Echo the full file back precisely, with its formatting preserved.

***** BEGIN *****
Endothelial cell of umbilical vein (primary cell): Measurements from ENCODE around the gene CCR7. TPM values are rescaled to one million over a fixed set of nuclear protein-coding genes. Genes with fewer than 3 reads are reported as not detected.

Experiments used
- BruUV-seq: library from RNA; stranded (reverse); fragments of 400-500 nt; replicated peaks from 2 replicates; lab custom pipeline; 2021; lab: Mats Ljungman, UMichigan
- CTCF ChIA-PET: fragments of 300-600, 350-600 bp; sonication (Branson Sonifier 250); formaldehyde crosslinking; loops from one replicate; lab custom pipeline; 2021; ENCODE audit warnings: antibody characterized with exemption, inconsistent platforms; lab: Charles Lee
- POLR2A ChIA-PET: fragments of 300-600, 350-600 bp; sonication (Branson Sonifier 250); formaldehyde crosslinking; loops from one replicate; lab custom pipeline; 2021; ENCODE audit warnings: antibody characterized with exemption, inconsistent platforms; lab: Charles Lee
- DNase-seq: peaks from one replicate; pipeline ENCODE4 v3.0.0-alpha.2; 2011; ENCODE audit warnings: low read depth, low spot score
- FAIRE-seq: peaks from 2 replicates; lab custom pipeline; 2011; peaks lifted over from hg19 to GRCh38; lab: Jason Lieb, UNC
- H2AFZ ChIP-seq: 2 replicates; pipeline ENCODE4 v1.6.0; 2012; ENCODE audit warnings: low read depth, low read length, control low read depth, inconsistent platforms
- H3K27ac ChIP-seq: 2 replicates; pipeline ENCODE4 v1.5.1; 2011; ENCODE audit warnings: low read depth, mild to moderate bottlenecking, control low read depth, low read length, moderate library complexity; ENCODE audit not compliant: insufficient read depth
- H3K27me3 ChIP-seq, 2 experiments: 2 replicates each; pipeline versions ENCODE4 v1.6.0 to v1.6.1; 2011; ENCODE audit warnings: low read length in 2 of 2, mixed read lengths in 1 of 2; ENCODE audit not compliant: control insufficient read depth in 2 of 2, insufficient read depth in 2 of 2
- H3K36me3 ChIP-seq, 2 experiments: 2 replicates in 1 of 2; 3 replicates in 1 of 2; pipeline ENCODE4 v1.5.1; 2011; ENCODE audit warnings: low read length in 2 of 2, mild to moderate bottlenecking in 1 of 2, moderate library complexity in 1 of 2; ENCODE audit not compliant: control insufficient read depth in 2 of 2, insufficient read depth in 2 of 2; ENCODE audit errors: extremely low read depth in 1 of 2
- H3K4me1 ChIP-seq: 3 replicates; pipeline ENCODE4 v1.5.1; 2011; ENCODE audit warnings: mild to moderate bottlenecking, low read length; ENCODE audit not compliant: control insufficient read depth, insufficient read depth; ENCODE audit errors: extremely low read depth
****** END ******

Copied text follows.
Endothelial cell of umbilical vein (primary cell): Measurements from ENCODE around the gene CCR7. TPM values are rescaled to one million over a fixed set of nuclear protein-coding genes. Genes with fewer than 3 reads are reported as not detected.

Experiments used
- BruUV-seq: library from RNA; stranded (reverse); fragments of 400-500 nt; replicated peaks from 2 replicates; lab custom pipeline; 2021; lab: Mats Ljungman, UMichigan
- CTCF ChIA-PET: fragments of 300-600, 350-600 bp; sonication (Branson Sonifier 250); formaldehyde crosslinking; loops from one replicate; lab custom pipeline; 2021; ENCODE audit warnings: antibody characterized with exemption, inconsistent platforms; lab: Charles Lee
- POLR2A ChIA-PET: fragments of 300-600, 350-600 bp; sonication (Branson Sonifier 250); formaldehyde crosslinking; loops from one replicate; lab custom pipeline; 2021; ENCODE audit warnings: antibody characterized with exemption, inconsistent platforms; lab: Charles Lee
- DNase-seq: peaks from one replicate; pipeline ENCODE4 v3.0.0-alpha.2; 2011; ENCODE audit warnings: low read depth, low spot score
- FAIRE-seq: peaks from 2 replicates; lab custom pipeline; 2011; peaks lifted over from hg19 to GRCh38; lab: Jason Lieb, UNC
- H2AFZ ChIP-seq: 2 replicates; pipeline ENCODE4 v1.6.0; 2012; ENCODE audit warnings: low read depth, low read length, control low read depth, inconsistent platforms
- H3K27ac ChIP-seq: 2 replicates; pipeline ENCODE4 v1.5.1; 2011; ENCODE audit warnings: low read depth, mild to moderate bottlenecking, control low read depth, low read length, moderate library complexity; ENCODE audit not compliant: insufficient read depth
- H3K27me3 ChIP-seq, 2 experiments: 2 replicates each; pipeline versions ENCODE4 v1.6.0 to v1.6.1; 2011; ENCODE audit warnings: low read length in 2 of 2, mixed read lengths in 1 of 2; ENCODE audit not compliant: control insufficient read depth in 2 of 2, insufficient read depth in 2 of 2
- H3K36me3 ChIP-seq, 2 experiments: 2 replicates in 1 of 2; 3 replicates in 1 of 2; pipeline ENCODE4 v1.5.1; 2011; ENCODE audit warnings: low read length in 2 of 2, mild to moderate bottlenecking in 1 of 2, moderate library complexity in 1 of 2; ENCODE audit not compliant: control insufficient read depth in 2 of 2, insufficient read depth in 2 of 2; ENCODE audit errors: extremely low read depth in 1 of 2
- H3K4me1 ChIP-seq: 3 replicates; pipeline ENCODE4 v1.5.1; 2011; ENCODE audit warnings: mild to moderate bottlenecking, low read length; ENCODE audit not compliant: control insufficient read depth, insufficient read depth; ENCODE audit errors: extremely low read depth